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Jane Austin's Pride and Prejudice takes place in two regions of England:
Hertfordshire is the general location for Loughbourn, where the Bennets live; Neitherfield Park, which belongs to Mr. Bingley; Rosings, which is the estate of Lady Catherine De Bourgh; Lucas Lodge that belongs to the Lucases; and Meryton, the small village where the militia is quartered in the book. Derbyshire is the region where Mr. Darcy's Pemberley is located. While Hertfordshire and Derbyshire are real locations in England, the estates mentioned in the book do not really exist.
The major themes of Pride and Prejudice surround Class, Reputation, and Love. Both the setting's period and the physical location of the story are so much a part of these themes, it is almost a character and, if not the antagonist, a major obstacle in the story.
The English Regency period, in which the story is set, was a time of strict class levels, manners, and traditions. In many ways, Jane Austin satirizes the wealthy, pointing out the uselessness of pretensions throughout the plot. Manners, duties, traditions, and civilities appear in every chapter, becoming obstacles instead of making things easier. These social boundaries contribute the title of the story, and the various characters’ attachments to these pretensions that make the story humorous yet endearing. A good example is the difference of attitudes between Mr. Collins and Mr. Bingley. Mr. Collins is rigid in his views about class and society structure, whereas Mr. Bingley is part of the upper class, like Collins, but is more gallant about his station and less inclined to be persnickety about rules and station. The journey Mr. Darcy and Elizabeth's take toward ultimately getting married and breaking these rules of society is a crucial part of the plot.
Regarding the actual settings that exist in the story: You have three major views of the Regency: 1) Lower upper class, Longbourn; 2) Middle upper class, Netherfield; and 3) Upper Class, Rosings and Pemberley. (I find Rosings more akin to Neitherfield in comparison to Pemberley; however, Austin thematically compares the two houses, one to another, so I put them together)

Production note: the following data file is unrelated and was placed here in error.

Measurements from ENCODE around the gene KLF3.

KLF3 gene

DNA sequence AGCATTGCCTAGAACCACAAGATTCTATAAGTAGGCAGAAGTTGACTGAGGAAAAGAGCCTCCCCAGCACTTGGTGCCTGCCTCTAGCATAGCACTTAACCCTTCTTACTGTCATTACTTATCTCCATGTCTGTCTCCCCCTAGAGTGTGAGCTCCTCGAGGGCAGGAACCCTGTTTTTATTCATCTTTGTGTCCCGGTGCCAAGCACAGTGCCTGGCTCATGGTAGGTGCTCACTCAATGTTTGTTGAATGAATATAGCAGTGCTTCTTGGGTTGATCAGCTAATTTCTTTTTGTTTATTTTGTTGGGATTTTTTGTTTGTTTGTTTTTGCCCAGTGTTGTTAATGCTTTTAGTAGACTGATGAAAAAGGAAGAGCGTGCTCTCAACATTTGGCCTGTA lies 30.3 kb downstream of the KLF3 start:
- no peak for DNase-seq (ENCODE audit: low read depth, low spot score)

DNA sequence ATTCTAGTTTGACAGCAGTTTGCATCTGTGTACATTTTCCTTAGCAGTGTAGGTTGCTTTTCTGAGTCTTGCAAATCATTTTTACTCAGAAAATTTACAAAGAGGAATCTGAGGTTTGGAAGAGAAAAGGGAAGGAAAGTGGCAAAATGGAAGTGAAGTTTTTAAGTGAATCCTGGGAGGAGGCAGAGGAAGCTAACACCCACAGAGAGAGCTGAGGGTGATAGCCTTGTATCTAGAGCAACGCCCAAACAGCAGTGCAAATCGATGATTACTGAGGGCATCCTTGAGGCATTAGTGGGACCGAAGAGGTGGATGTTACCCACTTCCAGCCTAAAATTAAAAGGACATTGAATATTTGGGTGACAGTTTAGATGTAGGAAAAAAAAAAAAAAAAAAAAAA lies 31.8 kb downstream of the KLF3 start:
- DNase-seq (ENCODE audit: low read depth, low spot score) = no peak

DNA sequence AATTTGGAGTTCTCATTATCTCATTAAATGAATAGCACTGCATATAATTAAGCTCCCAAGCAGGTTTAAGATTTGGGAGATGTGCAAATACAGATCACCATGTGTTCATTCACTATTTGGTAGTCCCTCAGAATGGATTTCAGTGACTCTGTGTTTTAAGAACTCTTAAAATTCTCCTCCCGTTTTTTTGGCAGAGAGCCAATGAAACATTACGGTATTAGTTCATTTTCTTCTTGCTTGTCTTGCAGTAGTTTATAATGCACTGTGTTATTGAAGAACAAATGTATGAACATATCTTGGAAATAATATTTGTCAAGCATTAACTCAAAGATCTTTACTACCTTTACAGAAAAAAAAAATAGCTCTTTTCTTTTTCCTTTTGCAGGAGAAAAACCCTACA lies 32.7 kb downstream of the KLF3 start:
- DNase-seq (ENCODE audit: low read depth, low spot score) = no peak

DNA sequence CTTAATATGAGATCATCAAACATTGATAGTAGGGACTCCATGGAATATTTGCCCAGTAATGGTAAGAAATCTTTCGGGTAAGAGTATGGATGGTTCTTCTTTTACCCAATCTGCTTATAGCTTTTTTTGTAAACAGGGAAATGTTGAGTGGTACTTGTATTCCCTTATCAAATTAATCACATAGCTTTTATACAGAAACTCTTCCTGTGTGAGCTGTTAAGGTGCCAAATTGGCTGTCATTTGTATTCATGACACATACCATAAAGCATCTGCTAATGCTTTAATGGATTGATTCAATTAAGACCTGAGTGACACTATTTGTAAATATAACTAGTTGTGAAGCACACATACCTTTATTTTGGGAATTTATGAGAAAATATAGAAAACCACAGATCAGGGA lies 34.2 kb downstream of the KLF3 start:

The Bennet's house: Longbourn: Mr. Bennet and his family are on the lower end of the upper class. They have an estate, but it is small and only earns them around two-thousand pounds per year. He married a woman that was beneath his station. Mrs. Bennet is from the middle class- her father was a lawyer. The Bennet household is not as large as Netherfield, owned by Mr. Bingley or Rosings owned by Lady Catherine. The three houses are used to show the difference in levels between Elizabeth's world and the world of the upper class. When Mr. Collins visits, he comments that the drawing room is like a small summer breakfast parlor at Rosings.
Netherfield is a much larger estate than Longbourn. At Netherfield, the reader is introduced to the social customs and traditions of the upper class. Austin also uses this location as well as Rosings to provide a forum for Elizabeth to observe and comment on the attitudes, prejudices, worries, and foibles of the upper class. While Rosings is extremely large, it is not as impressive as Pemberley.
Pemberley, Mr. Darcy's home is massive compared to Rosings; however, it is natural. Unlike Rosings, the land has been worked to enhance it not change it to be beautiful. In many ways, the residences depicted in the books are representations of those who live in them. Darcy's home is quietly elegant despite its expense like its owner. It could be also considered overbearing and intimidating which is a good representation of Darcy at the beginning of the book.
By using the physical settings of Longbourn, Netherfield, Rosings, and Pemberley Austin is able to show the social issues between Elizabeth and Mr. Darcy being married rather than long narratives explaining that Elizabeth is somewhat out of her league on the social ladder.
By use of the four main estates in the book, Austin is able to represent the issues between the class levels between Elizabeth and Mr. Darcy that set them at odds when they first meet. In all three locations, the reader is shown how honor and duty are interpreted throughout the social classes in Regency England. The differences presented throughout the book between Elizabeth's social standing and Darcy's social standing are layered so that as the plot progresses through the couple's relationship, the reader is able to grasp how much "love" is able to span the distance between Longbourn and Pemberley.
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